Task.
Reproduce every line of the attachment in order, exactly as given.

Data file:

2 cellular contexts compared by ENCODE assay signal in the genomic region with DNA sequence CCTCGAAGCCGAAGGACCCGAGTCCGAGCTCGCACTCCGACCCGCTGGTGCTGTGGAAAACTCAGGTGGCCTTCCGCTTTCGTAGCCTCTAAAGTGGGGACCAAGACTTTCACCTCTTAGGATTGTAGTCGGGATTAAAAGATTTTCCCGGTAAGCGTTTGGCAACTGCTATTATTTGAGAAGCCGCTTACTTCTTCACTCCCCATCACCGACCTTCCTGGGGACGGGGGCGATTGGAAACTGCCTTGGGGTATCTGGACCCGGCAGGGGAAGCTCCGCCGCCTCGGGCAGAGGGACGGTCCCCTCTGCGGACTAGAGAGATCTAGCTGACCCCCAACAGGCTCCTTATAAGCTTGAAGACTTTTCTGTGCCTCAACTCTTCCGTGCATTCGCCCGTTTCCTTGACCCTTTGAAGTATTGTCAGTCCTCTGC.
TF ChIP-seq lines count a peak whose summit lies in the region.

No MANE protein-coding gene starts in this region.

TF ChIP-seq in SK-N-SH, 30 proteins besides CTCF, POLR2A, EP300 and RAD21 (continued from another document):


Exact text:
2 cellular contexts compared by ENCODE assay signal in the genomic region with DNA sequence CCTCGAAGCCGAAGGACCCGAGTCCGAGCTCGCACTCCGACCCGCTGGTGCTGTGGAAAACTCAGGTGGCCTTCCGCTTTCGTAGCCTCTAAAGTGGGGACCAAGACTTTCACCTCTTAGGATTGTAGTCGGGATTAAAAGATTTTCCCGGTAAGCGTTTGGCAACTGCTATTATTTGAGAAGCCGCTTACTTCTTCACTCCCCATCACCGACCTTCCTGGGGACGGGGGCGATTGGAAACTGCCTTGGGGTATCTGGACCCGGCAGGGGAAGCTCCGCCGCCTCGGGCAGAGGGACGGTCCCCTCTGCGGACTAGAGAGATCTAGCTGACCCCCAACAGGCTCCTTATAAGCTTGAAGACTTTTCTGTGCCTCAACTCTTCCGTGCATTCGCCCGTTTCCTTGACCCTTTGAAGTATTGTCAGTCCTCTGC.
TF ChIP-seq lines count a peak whose summit lies in the region.

No MANE protein-coding gene starts in this region.

TF ChIP-seq in SK-N-SH, 30 proteins besides CTCF, POLR2A, EP300 and RAD21 (continued from another document):